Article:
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In this set of notes, we begin our foray into learning theory. Apart from being interesting and enlightening in its own right, this discussion will also help ushone our intuitions and derive rules of thumb about how to best apply learning algorithms in different settings. We will also seek to answer a few questions: First, can wemake formal the bias/variance tradeoff that was just discussed? The will also eventually lead us to talk about model selection methods, which can,for instance, automatically decide what order polynomial to fit to a training set. Second, in machine learning it's really generalization errorthat we care about, but most learning algorithms fit their models to the training set. Why should doing well on the training set tell us anythingabout generalization error? Specifically, can we relate error on the training set to generalization error? Third and finally, are there conditions underwhich we can actually prove that learning algorithms will work well?
We start with two simple but very useful lemmas.
Lemma. (The union bound). Let ${A}_{1},{A}_{2},...,{A}_{k}$ be $k$ different events (that may not be independent). Then
In probability theory, the union bound is usually stated as an axiom (and thus we won't try to prove it), but it also makes intuitive sense: The probability ofany one of $k$ events happening is at most the sums of the probabilities of the $k$ different events.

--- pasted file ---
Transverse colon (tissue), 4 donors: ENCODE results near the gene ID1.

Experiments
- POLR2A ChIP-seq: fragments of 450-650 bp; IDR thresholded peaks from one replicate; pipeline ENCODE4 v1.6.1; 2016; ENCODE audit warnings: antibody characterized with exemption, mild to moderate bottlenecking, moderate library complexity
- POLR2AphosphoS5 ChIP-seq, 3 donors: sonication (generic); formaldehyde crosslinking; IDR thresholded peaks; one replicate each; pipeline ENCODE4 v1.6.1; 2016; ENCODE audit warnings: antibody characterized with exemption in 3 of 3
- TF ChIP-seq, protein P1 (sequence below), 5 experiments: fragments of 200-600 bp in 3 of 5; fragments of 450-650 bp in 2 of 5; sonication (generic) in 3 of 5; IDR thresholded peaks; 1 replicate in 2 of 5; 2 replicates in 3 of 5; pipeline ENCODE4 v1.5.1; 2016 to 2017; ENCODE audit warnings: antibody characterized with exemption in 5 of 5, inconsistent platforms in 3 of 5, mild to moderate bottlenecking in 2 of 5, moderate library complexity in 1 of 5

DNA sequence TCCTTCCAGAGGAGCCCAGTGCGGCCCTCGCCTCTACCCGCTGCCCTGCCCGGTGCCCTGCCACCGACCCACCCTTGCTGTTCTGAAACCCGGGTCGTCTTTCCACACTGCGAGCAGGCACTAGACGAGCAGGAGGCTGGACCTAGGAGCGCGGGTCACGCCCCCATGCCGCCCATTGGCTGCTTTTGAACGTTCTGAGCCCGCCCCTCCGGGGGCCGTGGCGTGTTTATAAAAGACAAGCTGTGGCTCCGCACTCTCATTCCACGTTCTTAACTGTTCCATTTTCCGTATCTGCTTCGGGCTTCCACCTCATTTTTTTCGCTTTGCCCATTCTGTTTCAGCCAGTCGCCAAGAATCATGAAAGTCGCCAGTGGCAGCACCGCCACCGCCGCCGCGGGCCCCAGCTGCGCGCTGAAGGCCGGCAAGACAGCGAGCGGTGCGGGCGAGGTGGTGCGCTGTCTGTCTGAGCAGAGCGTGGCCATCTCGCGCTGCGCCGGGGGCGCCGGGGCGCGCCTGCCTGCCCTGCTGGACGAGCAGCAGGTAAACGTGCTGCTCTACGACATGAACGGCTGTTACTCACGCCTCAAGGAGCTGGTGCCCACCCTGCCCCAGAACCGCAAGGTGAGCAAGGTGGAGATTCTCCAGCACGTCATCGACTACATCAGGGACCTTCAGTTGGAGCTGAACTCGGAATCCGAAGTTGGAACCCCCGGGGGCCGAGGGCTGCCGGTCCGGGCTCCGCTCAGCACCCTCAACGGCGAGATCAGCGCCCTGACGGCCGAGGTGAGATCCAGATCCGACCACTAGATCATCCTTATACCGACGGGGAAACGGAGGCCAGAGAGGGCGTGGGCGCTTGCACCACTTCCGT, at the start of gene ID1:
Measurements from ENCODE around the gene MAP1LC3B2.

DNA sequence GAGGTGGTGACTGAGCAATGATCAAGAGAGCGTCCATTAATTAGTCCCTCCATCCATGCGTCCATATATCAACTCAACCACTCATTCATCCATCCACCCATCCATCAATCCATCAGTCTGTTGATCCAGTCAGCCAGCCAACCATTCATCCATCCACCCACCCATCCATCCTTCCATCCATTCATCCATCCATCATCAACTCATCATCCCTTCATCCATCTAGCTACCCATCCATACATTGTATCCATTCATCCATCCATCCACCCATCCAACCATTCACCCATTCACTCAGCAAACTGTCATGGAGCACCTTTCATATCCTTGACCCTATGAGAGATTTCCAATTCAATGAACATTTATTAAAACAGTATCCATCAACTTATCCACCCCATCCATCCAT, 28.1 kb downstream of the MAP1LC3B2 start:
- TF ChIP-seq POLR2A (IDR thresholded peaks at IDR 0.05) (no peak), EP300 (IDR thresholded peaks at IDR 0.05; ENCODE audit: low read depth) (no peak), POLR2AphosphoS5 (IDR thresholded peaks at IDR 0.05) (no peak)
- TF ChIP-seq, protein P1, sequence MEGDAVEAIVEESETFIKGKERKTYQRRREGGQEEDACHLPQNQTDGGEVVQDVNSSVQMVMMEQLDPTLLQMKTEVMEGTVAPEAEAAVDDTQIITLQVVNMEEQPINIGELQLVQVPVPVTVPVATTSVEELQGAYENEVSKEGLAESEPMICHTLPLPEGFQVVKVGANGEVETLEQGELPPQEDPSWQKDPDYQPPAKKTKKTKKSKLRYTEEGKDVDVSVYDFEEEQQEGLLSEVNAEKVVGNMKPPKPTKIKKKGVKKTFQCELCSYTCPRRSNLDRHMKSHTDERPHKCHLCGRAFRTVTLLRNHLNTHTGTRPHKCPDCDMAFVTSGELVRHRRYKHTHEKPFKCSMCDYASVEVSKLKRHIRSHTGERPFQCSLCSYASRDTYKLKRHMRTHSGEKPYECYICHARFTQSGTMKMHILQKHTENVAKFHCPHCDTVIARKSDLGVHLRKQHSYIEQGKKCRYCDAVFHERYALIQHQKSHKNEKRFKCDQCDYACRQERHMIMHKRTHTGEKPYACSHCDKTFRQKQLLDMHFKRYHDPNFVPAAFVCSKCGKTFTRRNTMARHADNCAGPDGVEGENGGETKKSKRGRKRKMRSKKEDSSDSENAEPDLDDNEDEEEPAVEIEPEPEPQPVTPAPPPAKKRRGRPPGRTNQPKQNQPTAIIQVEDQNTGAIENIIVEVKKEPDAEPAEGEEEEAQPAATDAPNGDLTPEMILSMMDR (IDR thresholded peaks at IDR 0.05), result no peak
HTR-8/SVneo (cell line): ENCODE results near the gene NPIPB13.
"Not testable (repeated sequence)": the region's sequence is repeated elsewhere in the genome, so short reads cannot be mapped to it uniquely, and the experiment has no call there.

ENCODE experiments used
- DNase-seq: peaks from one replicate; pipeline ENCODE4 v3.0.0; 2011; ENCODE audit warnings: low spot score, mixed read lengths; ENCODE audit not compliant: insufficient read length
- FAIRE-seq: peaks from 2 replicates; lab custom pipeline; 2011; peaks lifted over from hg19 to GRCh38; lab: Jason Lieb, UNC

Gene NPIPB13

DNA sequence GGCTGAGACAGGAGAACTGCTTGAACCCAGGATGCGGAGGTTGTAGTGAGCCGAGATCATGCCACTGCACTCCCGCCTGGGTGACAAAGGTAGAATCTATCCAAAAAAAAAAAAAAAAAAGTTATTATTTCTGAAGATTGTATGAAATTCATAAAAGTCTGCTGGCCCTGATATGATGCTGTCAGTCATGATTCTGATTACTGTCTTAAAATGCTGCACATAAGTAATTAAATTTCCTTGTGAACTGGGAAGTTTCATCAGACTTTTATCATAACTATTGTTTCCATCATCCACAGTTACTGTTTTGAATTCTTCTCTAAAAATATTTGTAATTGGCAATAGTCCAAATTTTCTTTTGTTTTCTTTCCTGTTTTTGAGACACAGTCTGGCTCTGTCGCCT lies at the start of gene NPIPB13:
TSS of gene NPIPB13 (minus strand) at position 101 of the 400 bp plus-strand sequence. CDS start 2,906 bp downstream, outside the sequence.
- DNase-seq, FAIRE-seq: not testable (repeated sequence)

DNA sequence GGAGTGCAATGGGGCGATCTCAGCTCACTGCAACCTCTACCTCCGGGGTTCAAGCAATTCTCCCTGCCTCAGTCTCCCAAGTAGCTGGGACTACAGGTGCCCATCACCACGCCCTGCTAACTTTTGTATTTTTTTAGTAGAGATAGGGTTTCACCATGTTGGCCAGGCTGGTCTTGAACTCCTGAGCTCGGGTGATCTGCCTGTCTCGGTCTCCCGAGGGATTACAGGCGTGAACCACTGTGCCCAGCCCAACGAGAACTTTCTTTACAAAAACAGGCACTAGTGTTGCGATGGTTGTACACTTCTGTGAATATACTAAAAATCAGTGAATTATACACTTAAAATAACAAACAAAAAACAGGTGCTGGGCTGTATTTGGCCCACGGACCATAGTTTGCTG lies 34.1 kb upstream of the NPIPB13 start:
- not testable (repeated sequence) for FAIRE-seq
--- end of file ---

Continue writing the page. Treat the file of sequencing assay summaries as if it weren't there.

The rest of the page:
Lemma. (Hoeffding inequality) Let ${Z}_{1},...,{Z}_{m}$ be $m$ independent and identically distributed (iid) random variables drawn from a Bernoulli( $\Phi $ ) distribution. I.e., $P({Z}_{i}=1)=\Phi $ , and $P({Z}_{i}=0)=1-\Phi $ . Let $\stackrel{\u2038}{\Phi}=(1/m){\sum}_{i=1}^{m}{Z}_{i}$ be the mean of these random variables, and let any $\gamma >0$ be fixed. Then
This lemma (which in learning theory is also called the Chernoff bound ) says that if we take $\widehat{\Phi}$ —the average of $m$ Bernoulli( $\Phi $ ) random variables—to be our estimate of $\Phi $ , then the probability of our being far from the true value is small, so long as $m$ is large. Another way of saying this is that if you have a biased coin whosechance of landing on heads is $\Phi $ , then if you toss it $m$ times and calculate the fraction of times that it came up heads, that will be agood estimate of $\Phi $ with high probability (if $m$ is large).
Using just these two lemmas, we will be able to prove some of the deepest and most important results in learning theory.
To simplify our exposition, let's restrict our attention to binary classification in which the labels are $y\in \{0,1\}$ . Everything we'll say here generalizes to other, including regression and multi-classclassification, problems.
We assume we are given a training set $S=\{({x}^{\left(i\right)},{y}^{\left(i\right)});i=1,...,m\}$ of size $m$ , where the training examples $({x}^{\left(i\right)},{y}^{\left(i\right)})$ are drawn iid from some probability distribution $\mathcal{D}$ . For a hypothesis $h$ , we define the training error (also called the empirical risk or empirical error in learning theory) to be
This is just the fraction of training examples that $h$ misclassifies. When we want to make explicit the dependence of $\widehat{\epsilon}\left(h\right)$ on the training set $S$ , we may also write this a ${\widehat{\epsilon}}_{S}\left(h\right)$ . We also define the generalization error to be
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